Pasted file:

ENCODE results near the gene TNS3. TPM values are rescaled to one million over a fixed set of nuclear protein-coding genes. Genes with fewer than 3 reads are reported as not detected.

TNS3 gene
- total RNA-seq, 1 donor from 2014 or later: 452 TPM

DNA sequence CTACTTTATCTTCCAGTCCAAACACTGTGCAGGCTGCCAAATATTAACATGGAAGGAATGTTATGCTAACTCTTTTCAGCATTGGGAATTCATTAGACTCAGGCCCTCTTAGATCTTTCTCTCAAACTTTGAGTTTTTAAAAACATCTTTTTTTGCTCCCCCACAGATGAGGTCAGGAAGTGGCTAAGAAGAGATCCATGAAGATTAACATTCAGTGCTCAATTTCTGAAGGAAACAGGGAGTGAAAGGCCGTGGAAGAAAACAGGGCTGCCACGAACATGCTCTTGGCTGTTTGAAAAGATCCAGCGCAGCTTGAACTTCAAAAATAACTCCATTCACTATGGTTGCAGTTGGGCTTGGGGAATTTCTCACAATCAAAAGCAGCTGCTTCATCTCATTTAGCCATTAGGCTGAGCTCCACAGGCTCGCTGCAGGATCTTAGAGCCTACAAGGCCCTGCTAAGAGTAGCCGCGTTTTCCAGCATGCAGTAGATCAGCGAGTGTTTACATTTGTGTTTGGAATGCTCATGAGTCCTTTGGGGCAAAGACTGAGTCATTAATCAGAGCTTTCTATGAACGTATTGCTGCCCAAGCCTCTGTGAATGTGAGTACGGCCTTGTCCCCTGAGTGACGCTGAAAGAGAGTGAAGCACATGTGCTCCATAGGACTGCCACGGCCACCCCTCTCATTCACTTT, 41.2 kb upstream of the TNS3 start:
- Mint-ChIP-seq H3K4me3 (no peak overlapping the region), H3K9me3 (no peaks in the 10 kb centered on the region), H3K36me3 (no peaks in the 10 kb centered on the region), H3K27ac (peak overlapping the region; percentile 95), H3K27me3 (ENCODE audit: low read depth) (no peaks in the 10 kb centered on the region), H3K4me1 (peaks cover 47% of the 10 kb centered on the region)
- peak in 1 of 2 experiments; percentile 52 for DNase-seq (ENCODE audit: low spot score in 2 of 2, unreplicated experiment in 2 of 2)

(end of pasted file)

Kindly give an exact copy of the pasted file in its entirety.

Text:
ENCODE results near the gene TNS3. TPM values are rescaled to one million over a fixed set of nuclear protein-coding genes. Genes with fewer than 3 reads are reported as not detected.

TNS3 gene
- total RNA-seq, 1 donor from 2014 or later: 452 TPM

DNA sequence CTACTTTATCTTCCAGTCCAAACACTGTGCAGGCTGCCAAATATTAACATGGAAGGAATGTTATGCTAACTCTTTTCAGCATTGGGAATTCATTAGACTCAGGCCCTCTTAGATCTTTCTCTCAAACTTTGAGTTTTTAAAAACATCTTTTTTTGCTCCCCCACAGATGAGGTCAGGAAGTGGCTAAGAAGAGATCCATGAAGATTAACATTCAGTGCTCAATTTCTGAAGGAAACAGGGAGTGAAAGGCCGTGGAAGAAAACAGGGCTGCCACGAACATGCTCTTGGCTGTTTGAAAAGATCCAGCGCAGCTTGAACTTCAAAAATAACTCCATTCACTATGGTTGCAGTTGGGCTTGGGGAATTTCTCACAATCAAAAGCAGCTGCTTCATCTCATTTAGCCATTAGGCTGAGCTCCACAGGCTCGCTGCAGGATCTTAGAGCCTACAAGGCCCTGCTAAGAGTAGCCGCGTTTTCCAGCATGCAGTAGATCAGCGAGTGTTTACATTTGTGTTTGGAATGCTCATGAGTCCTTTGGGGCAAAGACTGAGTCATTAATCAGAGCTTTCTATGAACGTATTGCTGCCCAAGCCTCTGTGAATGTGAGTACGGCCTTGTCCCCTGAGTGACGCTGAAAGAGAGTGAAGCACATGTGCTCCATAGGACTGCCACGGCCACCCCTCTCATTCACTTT, 41.2 kb upstream of the TNS3 start:
- Mint-ChIP-seq H3K4me3 (no peak overlapping the region), H3K9me3 (no peaks in the 10 kb centered on the region), H3K36me3 (no peaks in the 10 kb centered on the region), H3K27ac (peak overlapping the region; percentile 95), H3K27me3 (ENCODE audit: low read depth) (no peaks in the 10 kb centered on the region), H3K4me1 (peaks cover 47% of the 10 kb centered on the region)
- peak in 1 of 2 experiments; percentile 52 for DNase-seq (ENCODE audit: low spot score in 2 of 2, unreplicated experiment in 2 of 2)